It’s time again for another cover of Maria Carey’s retirement plan, aka All I want for Christmas Is You, but this is one that shows the power of music in creating a mood. It’s the same song and same lyrics, but now it’s in a minor key, and that makes all the difference.
Here is Chase Holfelder’s take on the song.
And yes, this whole thing feels like it was ripped right from the soundtrack of Annette.
A few years ago, Schmoyoho did the same thing with the song All Star, made famous by the Shrek franchise, but again the mood here is totally different. Likewise, check out KestrelTapes minor key version of Toto’s Africa. Same effect.
The reasons for this aren’t totally clear, but it is a cultural thing because people who grew up with harmonic systems outside of Western music probably don’t hear it the same way.
A year or so ago, I learned the theory behind something that I’d just known instinctively for years as a musician, but had never thought about. The concept of Major and minor really only depends on two sets of two notes.
Western music has eight note names: A, B, C, D, E, F, and G. The G is followed by A. The distance between each of these notes is considered a full step, so there are eight notes in any regular scale.
But the Western chromatic scale has twelve tones.
That’s because all of the notes can be either raised or lowered half a step. In the former, they become “sharp,” designated with what we now call the hashtag: A#, B#, C#, etc. When they’re lowered, they’re said to be “flat,” designated with what almost looks like a lowercase “b”: Ab, Bb, Cb, etc.
So that should give us fourteen notes, right? You’d think, but there’s a trick to it.
The intervals in a normal Major scale go whole step, whole step, half step, whole step, whole step, whole step, half. In the simplest Major scale, C, which has no sharps or flats in its key signature (don’t worry about that here), the notes are C, D, E, F, G, A, B, C.
And, indeed, from C to D and D to E, and then from F until you hit B, everything is a whole step.
But E to F and B to C are half steps. If you ever look at any kind of musical keyboard, you’ll see that the black keys come in a group of two, then a group of three, and this is a precise visual representation of the Major scale. Where you see two white keys together, it’s that half step — and on the keyboard, the pair after the first two whole steps are E and F, while the pair after the next three are B and C.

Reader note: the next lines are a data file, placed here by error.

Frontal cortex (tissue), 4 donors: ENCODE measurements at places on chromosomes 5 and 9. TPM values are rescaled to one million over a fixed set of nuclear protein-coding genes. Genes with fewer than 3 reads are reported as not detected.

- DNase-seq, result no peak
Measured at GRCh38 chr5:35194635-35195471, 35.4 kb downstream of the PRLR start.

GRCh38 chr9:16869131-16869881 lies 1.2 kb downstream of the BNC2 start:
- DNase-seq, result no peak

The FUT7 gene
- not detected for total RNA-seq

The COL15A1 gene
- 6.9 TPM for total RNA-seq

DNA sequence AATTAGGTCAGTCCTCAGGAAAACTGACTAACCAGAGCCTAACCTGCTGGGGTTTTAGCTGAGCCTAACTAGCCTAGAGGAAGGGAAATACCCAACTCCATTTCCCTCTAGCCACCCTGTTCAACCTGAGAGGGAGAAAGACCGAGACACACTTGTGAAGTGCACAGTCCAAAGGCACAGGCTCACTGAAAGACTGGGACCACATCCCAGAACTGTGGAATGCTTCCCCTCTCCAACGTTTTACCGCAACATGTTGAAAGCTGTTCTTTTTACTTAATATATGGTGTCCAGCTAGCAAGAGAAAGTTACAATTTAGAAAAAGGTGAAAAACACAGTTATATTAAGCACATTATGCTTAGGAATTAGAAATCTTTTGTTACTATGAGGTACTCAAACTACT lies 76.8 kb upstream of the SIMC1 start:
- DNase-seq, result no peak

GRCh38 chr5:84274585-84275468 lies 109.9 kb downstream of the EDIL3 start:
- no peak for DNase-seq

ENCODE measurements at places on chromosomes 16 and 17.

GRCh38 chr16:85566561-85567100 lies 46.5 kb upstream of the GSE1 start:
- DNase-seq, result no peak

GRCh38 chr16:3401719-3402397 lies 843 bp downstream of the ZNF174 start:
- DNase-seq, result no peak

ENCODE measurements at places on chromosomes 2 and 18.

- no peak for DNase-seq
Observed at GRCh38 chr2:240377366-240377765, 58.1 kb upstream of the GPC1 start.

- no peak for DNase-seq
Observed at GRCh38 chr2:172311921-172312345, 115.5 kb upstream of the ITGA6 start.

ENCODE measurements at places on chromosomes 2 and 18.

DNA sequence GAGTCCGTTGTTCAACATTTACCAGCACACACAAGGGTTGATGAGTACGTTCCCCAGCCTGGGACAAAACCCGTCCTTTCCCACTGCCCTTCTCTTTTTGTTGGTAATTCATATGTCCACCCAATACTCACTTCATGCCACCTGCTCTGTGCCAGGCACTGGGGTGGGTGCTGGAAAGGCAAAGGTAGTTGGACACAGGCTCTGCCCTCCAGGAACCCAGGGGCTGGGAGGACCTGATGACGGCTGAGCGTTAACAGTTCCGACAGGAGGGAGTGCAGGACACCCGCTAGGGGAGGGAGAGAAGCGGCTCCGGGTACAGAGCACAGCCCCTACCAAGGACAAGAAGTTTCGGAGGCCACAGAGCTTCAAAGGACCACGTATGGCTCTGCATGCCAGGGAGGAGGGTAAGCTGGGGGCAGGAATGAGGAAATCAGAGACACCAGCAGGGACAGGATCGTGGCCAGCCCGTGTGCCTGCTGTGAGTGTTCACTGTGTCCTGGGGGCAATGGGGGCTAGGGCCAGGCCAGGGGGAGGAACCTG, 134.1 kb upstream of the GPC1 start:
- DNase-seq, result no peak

The important notes in the scale, though, are the 1st, 3rd, and 5th, which are often referred to as I, III, V. The three together make up a simple Major chord, and you’ll notice that between the first two, C and E, there are two whole steps. But… from the E to the G, it’s only a step and a half E to F is a half step, F to G is a whole step.
The I is the important note, though, and the I-III relationship defines the Major. So how do you get a minor out of that? Simple. Turn it into I-IIIb. In other words, the notes are now C and Eb, which work out to whole step (C-D) and half step (D- Eb).
Most likely, the psychological effect is that it feels like the expected goal did not get reached. We started out on that happy climb up two whole steps to the happy key, but then missed and, literally, fell flat.
Here’s the other interesting part of it. Every key has a relative minor, and it’s the key that starts on the notes one-and-a-half steps down from it. In the case of C, that note is A, because going backwards, C-B-A is half step down, whole step down.
And when you start on A but the notes are A, B, C, D, E, F, G, A, then the pattern becomes whole, half, whole, whole, half, whole, whole. It really changes up the order of everything, so no wonder it deceives the ear.
The unanswered question is why one note order always seems upbeat and happy, while the other seems downbeat and sad — and it may have as much to do with our own creation and development of music as anything inherent in the notes.
Interestingly, though, the pentatonic scale, which may have existed in ancient Greek music (we just don’t know) but which is also common in Asia — and, in fact, is the stereotypical scale used in the West to instantly indicate “Japan” — has five notes, and the intervals vary depending on where you start, but they are whole step, one and a half, whole step whole step, one and a half.
You can play this using any starting point you want on a piano, but you can do it automatically by only playing the black keys. And here’s the really interesting part: You can play any or all of those keys in any combination or order, even all at the same time, and nothing sounds dissonant at all.
Note, too, that the C Major scale is only the white keys, while only the black keys make up a pentatonic scale. I don’t know that that has anything to do with anything, but it is a fascinating thing nonetheless.